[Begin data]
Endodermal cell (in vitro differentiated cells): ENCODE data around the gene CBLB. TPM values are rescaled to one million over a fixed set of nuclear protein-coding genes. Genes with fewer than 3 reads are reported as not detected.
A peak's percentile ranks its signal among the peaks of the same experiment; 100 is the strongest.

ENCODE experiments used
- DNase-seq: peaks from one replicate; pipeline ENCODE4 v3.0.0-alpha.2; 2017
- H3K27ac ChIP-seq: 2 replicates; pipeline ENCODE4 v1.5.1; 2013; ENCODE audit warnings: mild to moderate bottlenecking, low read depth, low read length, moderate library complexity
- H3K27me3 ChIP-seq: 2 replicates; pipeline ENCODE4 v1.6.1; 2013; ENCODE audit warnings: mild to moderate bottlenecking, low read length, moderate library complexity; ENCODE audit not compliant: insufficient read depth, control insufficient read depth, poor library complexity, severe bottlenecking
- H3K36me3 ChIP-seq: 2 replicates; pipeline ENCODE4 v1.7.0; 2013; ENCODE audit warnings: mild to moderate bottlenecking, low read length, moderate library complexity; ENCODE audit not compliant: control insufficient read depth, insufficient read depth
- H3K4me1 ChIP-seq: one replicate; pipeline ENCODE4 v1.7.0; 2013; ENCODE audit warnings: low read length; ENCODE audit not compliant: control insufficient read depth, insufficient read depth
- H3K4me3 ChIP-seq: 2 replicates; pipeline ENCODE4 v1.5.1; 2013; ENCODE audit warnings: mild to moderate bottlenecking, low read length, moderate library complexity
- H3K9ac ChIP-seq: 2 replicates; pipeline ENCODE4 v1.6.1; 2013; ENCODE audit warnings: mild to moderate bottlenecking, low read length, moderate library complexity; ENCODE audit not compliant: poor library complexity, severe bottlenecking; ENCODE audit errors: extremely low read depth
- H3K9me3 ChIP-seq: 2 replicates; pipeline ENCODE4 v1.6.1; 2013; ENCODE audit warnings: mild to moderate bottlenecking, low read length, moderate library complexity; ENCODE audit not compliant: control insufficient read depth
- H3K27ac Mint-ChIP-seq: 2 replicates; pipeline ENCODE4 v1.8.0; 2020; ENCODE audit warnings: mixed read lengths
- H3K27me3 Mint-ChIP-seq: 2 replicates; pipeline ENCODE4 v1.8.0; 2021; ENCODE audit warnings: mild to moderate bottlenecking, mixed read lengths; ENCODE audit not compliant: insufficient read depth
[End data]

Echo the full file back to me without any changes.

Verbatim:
Endodermal cell (in vitro differentiated cells): ENCODE data around the gene CBLB. TPM values are rescaled to one million over a fixed set of nuclear protein-coding genes. Genes with fewer than 3 reads are reported as not detected.
A peak's percentile ranks its signal among the peaks of the same experiment; 100 is the strongest.

ENCODE experiments used
- DNase-seq: peaks from one replicate; pipeline ENCODE4 v3.0.0-alpha.2; 2017
- H3K27ac ChIP-seq: 2 replicates; pipeline ENCODE4 v1.5.1; 2013; ENCODE audit warnings: mild to moderate bottlenecking, low read depth, low read length, moderate library complexity
- H3K27me3 ChIP-seq: 2 replicates; pipeline ENCODE4 v1.6.1; 2013; ENCODE audit warnings: mild to moderate bottlenecking, low read length, moderate library complexity; ENCODE audit not compliant: insufficient read depth, control insufficient read depth, poor library complexity, severe bottlenecking
- H3K36me3 ChIP-seq: 2 replicates; pipeline ENCODE4 v1.7.0; 2013; ENCODE audit warnings: mild to moderate bottlenecking, low read length, moderate library complexity; ENCODE audit not compliant: control insufficient read depth, insufficient read depth
- H3K4me1 ChIP-seq: one replicate; pipeline ENCODE4 v1.7.0; 2013; ENCODE audit warnings: low read length; ENCODE audit not compliant: control insufficient read depth, insufficient read depth
- H3K4me3 ChIP-seq: 2 replicates; pipeline ENCODE4 v1.5.1; 2013; ENCODE audit warnings: mild to moderate bottlenecking, low read length, moderate library complexity
- H3K9ac ChIP-seq: 2 replicates; pipeline ENCODE4 v1.6.1; 2013; ENCODE audit warnings: mild to moderate bottlenecking, low read length, moderate library complexity; ENCODE audit not compliant: poor library complexity, severe bottlenecking; ENCODE audit errors: extremely low read depth
- H3K9me3 ChIP-seq: 2 replicates; pipeline ENCODE4 v1.6.1; 2013; ENCODE audit warnings: mild to moderate bottlenecking, low read length, moderate library complexity; ENCODE audit not compliant: control insufficient read depth
- H3K27ac Mint-ChIP-seq: 2 replicates; pipeline ENCODE4 v1.8.0; 2020; ENCODE audit warnings: mixed read lengths
- H3K27me3 Mint-ChIP-seq: 2 replicates; pipeline ENCODE4 v1.8.0; 2021; ENCODE audit warnings: mild to moderate bottlenecking, mixed read lengths; ENCODE audit not compliant: insufficient read depth